Source and Interview Candidates

A Recruitment Strategy is a blueprint used to inform decision making about how available roles are presented to market and outline the actions at each stage of the recruitment process. When aligned to the overall business or strategy it becomes a powerful framework. There are a number of considerations in defining a recruitment strategy that will vary for each business context.

Prepare Recruitment Advertising

Guidelines for designing recruitment advertising are:

  • Include information about the organisation:

Who they are, what they do, why they exist. Candidates need to understand the business culture and image. Also include the employee value proposition and the non-financial ‘benefits’ employees enjoy.

  • Clearly define the position:

Specify the duties of the role.

  • Define desired qualifications:

Analyse the job in terms of essential and nice to have technical and performance skills and communicate accordingly.

  • List the key responsibilities and likely challenges:

Which tasks will the candidate be required to do day to day. Share the challenges and opportunities to grow personally and professionally.

  • Explain the Application Process:

Inform potential applicants of the process, what is required and how it should be submitted.

Once advertising content is prepared the question of design may arise. The look and feel of advertisements for recruitment is an important consideration in attracting the most desirable candidates. For those new to recruitment it can be helpful to consider the following:

  • Position is important:

Place advertisements where the desired audience is, not necessarily just in the business section.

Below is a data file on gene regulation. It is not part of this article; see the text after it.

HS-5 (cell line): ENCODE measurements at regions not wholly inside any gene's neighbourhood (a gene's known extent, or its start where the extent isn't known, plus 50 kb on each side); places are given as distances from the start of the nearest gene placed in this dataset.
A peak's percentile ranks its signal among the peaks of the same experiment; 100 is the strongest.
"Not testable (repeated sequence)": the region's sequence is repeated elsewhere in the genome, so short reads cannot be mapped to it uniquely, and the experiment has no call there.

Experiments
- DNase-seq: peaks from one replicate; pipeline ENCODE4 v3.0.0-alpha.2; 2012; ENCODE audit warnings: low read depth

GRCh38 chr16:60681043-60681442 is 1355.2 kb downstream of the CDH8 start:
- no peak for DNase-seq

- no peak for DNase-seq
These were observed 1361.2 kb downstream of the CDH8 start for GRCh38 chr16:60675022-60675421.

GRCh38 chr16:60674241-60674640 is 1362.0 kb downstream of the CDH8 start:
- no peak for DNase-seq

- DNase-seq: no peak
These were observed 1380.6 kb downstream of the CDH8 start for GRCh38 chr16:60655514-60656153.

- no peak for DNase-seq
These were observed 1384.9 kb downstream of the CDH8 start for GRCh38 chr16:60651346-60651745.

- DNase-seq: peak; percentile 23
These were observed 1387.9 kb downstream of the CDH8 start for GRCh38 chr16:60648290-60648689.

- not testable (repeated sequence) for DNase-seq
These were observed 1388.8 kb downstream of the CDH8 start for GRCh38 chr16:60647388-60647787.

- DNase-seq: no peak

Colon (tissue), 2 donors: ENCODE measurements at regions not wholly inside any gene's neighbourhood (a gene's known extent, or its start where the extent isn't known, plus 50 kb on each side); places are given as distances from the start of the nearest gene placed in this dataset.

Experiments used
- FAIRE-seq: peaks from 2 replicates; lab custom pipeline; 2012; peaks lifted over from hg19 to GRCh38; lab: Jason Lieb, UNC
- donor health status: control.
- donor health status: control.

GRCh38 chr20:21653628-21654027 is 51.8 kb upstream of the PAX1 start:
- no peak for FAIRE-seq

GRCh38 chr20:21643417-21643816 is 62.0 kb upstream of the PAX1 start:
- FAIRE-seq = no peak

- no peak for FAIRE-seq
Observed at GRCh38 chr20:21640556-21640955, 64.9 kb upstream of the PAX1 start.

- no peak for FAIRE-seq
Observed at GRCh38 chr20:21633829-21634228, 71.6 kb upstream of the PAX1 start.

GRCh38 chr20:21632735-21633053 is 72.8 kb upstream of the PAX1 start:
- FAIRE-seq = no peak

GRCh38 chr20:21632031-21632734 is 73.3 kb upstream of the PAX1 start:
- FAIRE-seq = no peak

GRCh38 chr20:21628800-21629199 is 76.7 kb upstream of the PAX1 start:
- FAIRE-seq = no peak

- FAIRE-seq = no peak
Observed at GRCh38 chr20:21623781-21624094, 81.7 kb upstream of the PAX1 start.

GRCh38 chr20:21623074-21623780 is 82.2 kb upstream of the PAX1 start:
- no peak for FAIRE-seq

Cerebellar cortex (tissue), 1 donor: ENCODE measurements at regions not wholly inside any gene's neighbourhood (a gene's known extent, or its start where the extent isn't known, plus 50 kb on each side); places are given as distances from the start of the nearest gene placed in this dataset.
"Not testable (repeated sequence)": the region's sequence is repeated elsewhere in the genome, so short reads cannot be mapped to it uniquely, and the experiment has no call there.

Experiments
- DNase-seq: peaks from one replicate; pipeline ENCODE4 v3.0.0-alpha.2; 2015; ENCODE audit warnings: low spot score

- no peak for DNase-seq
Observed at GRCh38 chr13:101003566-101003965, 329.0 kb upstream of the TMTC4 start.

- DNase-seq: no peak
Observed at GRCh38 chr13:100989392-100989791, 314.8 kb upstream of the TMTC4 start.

• On-line positioning:

Be open-minded and broad in the job classification category for on-line advertising so as not to deselect candidates accidentally through the search function.

  • Position on the page will help you get seen:

In print researchers agree is seen slightly more often than an advertisement on the left.

  • Graphics should be clean and easy to read:

Differentiate your ad but prioritise attractiveness and reading ease.

  • Call to action:

Include information about applying right now via the preferred method.

dreamstime_xl_37376111.jpg Promote Internal Vacancies

Many retailers prioritise internal recruitment wherever possible. The protocol for managing internal recruitment is generally defined by the recruitment strategy where one exists and ideally reflects the attention to detail of that given to external recruitment initiatives.

Pursue External Recruitment Options

It is common for retailers to engage external recruitment partners to support them in the attraction and recruitment of ideal candidates.

Recruitment agents are a service that can be used to:

  1. Conduct any or part of the recruitment and selection process
  2. Acquire casual staff for short-term employment or urgent temporary staffing requirements
  3. Acquire a pool of candidates for fixed-term and ongoing vacancies
  4. Acquire specialist expertise in the form of consultants

Consider and Compare Candidates

It has been established that all applications should be acknowledged for their time and effort on applying. Prompt acknowledgment is good practice and presents a positive image of the business.

The experience of candidates (both successful and unsuccessful) at each stage of the recruitment process will impact on their view of the business both from the perspective of a potential employee, and as a customer.